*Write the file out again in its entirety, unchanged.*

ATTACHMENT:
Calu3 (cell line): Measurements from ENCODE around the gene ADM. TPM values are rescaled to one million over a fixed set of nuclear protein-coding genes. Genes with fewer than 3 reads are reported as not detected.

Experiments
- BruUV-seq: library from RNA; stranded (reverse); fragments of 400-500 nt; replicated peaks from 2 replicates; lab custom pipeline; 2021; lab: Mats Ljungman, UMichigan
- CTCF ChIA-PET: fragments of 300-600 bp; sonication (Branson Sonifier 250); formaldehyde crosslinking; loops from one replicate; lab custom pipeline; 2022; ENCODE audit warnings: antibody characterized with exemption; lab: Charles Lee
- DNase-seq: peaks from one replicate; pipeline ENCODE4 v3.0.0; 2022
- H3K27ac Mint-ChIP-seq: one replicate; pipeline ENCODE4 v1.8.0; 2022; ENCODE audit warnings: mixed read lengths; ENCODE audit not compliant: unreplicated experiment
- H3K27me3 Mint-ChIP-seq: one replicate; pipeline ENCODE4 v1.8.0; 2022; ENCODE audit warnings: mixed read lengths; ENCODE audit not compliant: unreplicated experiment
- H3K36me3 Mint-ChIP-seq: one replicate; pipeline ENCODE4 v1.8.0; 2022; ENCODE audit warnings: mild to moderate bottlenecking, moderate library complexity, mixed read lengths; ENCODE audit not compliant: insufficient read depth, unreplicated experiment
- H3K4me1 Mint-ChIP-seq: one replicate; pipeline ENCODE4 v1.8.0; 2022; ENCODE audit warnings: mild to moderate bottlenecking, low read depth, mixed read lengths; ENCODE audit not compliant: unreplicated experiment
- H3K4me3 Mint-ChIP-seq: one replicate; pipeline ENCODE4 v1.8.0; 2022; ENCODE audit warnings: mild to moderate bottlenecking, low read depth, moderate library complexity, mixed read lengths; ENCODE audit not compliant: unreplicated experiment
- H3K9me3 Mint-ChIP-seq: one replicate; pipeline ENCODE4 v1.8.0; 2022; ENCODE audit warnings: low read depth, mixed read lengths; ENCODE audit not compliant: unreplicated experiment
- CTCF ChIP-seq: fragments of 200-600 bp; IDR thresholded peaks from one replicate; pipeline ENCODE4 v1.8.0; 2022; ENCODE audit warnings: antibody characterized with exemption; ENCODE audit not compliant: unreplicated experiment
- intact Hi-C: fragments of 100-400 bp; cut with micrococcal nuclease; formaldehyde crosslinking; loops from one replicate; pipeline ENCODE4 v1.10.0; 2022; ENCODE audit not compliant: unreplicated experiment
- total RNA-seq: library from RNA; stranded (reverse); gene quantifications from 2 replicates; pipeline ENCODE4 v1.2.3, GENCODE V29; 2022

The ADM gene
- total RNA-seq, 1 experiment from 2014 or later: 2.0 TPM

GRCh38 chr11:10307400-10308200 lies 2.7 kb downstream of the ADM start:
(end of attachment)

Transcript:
Calu3 (cell line): Measurements from ENCODE around the gene ADM. TPM values are rescaled to one million over a fixed set of nuclear protein-coding genes. Genes with fewer than 3 reads are reported as not detected.

Experiments
- BruUV-seq: library from RNA; stranded (reverse); fragments of 400-500 nt; replicated peaks from 2 replicates; lab custom pipeline; 2021; lab: Mats Ljungman, UMichigan
- CTCF ChIA-PET: fragments of 300-600 bp; sonication (Branson Sonifier 250); formaldehyde crosslinking; loops from one replicate; lab custom pipeline; 2022; ENCODE audit warnings: antibody characterized with exemption; lab: Charles Lee
- DNase-seq: peaks from one replicate; pipeline ENCODE4 v3.0.0; 2022
- H3K27ac Mint-ChIP-seq: one replicate; pipeline ENCODE4 v1.8.0; 2022; ENCODE audit warnings: mixed read lengths; ENCODE audit not compliant: unreplicated experiment
- H3K27me3 Mint-ChIP-seq: one replicate; pipeline ENCODE4 v1.8.0; 2022; ENCODE audit warnings: mixed read lengths; ENCODE audit not compliant: unreplicated experiment
- H3K36me3 Mint-ChIP-seq: one replicate; pipeline ENCODE4 v1.8.0; 2022; ENCODE audit warnings: mild to moderate bottlenecking, moderate library complexity, mixed read lengths; ENCODE audit not compliant: insufficient read depth, unreplicated experiment
- H3K4me1 Mint-ChIP-seq: one replicate; pipeline ENCODE4 v1.8.0; 2022; ENCODE audit warnings: mild to moderate bottlenecking, low read depth, mixed read lengths; ENCODE audit not compliant: unreplicated experiment
- H3K4me3 Mint-ChIP-seq: one replicate; pipeline ENCODE4 v1.8.0; 2022; ENCODE audit warnings: mild to moderate bottlenecking, low read depth, moderate library complexity, mixed read lengths; ENCODE audit not compliant: unreplicated experiment
- H3K9me3 Mint-ChIP-seq: one replicate; pipeline ENCODE4 v1.8.0; 2022; ENCODE audit warnings: low read depth, mixed read lengths; ENCODE audit not compliant: unreplicated experiment
- CTCF ChIP-seq: fragments of 200-600 bp; IDR thresholded peaks from one replicate; pipeline ENCODE4 v1.8.0; 2022; ENCODE audit warnings: antibody characterized with exemption; ENCODE audit not compliant: unreplicated experiment
- intact Hi-C: fragments of 100-400 bp; cut with micrococcal nuclease; formaldehyde crosslinking; loops from one replicate; pipeline ENCODE4 v1.10.0; 2022; ENCODE audit not compliant: unreplicated experiment
- total RNA-seq: library from RNA; stranded (reverse); gene quantifications from 2 replicates; pipeline ENCODE4 v1.2.3, GENCODE V29; 2022

The ADM gene
- total RNA-seq, 1 experiment from 2014 or later: 2.0 TPM

GRCh38 chr11:10307400-10308200 lies 2.7 kb downstream of the ADM start: